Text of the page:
Why you may need dentures
• A complete denture restores function and appearance to a jaw with no teeth
• Dentures are usually the most cost effective way of replacing teeth
Due to loss of natural teeth either from periodontal disease or decay, dentures are an effective way of replacing your teeth and your smile.
Dentures replace missing natural teeth with “false” teeth supported by surrounding soft and hard tissue of the mouth.
Dentures can help the following:
• Improve chewing and swallowing ability
• Improve facial appearance by helping to support the cheeks and the lips
• Improve speaking ability
There are different types of treatment options when considering dentures. The most common are complete dentures (which replace all teeth in either the upper or lower arch), or partial dentures (which replaces one or several teeth, and fit over any remaining natural teeth).
Today, dental implants are another way to significantly increase the retention and stability of dentures. Many options of implants exist to increase the confidence in denture wear.
For more information about either dentures, or implants, or to schedule a time to meet with one of our Dentists for a personalized consultation, please feel free to contact our office.
A complete denture is an appliance that replaces all the teeth in one jaw. It is not cemented in the mouth and can be taken out.
The base of a complete denture is made of pink acrylic. The teeth are made of white acrylic or porcelain which attach into the base
A complete denture restores function and appearance to a jaw with no teeth. It is the most cost effective way of replacing all the teeth in one jaw. A complete denture can also provide important support to facial structures such as the lips, helping to in maintain a more youthful appearance.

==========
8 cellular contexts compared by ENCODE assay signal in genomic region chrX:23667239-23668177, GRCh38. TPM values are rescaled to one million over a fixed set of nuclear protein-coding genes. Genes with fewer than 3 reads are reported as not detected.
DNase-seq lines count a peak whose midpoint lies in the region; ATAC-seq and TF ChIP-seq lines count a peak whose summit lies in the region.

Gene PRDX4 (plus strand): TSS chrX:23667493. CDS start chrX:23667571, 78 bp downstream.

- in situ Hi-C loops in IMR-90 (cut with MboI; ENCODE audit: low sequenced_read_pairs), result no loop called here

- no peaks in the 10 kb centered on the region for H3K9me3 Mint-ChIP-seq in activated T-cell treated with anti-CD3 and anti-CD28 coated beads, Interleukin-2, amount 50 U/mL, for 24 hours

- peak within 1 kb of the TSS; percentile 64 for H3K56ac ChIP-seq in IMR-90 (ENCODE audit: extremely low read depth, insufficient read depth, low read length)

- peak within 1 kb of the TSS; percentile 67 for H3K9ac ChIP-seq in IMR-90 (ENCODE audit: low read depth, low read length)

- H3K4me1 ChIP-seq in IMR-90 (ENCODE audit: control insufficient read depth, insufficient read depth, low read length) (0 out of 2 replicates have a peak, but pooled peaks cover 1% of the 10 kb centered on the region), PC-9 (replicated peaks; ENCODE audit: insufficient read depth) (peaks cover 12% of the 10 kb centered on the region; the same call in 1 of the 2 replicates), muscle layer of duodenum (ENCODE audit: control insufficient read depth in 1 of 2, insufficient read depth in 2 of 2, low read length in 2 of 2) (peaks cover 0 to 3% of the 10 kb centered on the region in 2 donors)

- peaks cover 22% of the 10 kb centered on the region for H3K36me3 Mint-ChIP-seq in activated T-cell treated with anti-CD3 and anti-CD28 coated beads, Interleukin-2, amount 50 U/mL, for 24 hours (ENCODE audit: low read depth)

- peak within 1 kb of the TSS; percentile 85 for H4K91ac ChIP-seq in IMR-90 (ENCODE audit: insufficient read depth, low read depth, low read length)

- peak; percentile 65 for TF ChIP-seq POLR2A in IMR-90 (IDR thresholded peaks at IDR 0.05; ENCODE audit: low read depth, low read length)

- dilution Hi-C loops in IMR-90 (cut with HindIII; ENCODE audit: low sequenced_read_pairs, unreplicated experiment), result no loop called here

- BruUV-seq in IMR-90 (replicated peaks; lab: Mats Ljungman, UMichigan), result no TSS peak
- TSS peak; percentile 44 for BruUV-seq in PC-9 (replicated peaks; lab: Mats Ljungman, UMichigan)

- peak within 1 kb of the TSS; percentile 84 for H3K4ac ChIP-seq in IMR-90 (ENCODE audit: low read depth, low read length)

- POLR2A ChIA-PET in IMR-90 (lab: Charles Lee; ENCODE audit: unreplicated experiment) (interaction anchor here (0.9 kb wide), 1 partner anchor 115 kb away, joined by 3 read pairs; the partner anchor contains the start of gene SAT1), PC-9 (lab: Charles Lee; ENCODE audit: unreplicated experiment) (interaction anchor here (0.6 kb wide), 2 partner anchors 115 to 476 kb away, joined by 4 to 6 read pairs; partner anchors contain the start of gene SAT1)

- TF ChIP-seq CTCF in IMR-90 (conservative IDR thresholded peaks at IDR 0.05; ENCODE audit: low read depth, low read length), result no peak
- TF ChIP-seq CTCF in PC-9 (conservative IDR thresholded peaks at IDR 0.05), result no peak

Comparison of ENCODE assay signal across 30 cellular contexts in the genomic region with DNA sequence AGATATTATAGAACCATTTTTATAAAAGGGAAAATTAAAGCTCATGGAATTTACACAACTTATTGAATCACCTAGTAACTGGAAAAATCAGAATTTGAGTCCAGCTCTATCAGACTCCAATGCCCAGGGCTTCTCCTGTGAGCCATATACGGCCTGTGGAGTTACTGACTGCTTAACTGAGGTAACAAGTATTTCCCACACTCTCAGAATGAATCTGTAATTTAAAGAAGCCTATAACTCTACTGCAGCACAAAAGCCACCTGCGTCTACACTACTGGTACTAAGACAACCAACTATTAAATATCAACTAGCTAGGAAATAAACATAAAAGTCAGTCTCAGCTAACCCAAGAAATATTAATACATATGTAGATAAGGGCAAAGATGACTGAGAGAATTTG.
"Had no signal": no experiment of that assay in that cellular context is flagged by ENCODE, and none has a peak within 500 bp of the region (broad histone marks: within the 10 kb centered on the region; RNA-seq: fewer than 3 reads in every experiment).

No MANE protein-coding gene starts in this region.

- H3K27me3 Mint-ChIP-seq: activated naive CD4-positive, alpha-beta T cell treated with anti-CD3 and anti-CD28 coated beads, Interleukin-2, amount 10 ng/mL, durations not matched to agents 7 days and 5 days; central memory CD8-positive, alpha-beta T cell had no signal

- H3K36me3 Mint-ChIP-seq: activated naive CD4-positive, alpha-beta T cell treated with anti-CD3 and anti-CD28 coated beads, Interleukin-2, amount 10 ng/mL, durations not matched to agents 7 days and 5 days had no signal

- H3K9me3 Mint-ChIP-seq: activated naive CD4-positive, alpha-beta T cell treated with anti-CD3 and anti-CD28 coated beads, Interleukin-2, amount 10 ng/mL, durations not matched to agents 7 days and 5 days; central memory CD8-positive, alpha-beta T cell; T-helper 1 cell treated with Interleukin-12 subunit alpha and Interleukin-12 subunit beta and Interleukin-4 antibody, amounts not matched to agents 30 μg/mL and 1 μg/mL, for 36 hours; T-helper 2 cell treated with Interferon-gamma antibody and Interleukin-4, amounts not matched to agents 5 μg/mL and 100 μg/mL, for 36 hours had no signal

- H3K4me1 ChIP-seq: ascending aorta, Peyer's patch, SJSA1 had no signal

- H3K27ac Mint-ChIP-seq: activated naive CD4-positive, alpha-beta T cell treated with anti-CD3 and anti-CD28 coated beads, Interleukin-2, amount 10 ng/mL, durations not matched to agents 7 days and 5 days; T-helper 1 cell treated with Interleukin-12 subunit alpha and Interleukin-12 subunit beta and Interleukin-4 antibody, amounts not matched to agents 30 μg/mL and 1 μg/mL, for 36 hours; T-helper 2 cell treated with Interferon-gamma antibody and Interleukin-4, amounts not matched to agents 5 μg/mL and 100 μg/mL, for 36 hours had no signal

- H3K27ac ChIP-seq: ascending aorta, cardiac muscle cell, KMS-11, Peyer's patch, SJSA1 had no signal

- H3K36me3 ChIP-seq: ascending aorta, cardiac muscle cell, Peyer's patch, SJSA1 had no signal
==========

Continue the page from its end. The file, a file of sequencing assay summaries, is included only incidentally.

Complete dentures, even under the best of circumstances, DO NOT have the same chewing efficiency as natural teeth. The ability to chew food depends on the stability, support and retention of the dentures. Stability, support and retention are affected by many factors, including the amount and type of bone, gums and saliva present in the patient’s mouth as well as the shape of the patient’s jaw and how it fits with the opposing teeth.
The alternatives to a complete denture are:
1. Implants which attach to: a. Crowns or bridges b. A complete denture
2. Leave your mouth as it is
Uneven or excessive bite forces may cause wear or fracture of the denture teeth or denture base. Chewing will make a complete denture rock slightly in the mouth; the more uneven the biting force, the more the complete denture will rock.
To keep the tissue under the appliance healthy your denture should be left out of your mouth during sleep. The teeth in the denture are not as strong as your natural teeth and you will not be able to chew as heavily on them. The appliance will tend to get food trapped underneath it and you may have to remove and clean it after eating. The fit between a complete denture and the gums is very important for retention and therefore must be re-established every 2-5 years as gums are constantly undergoing small changes.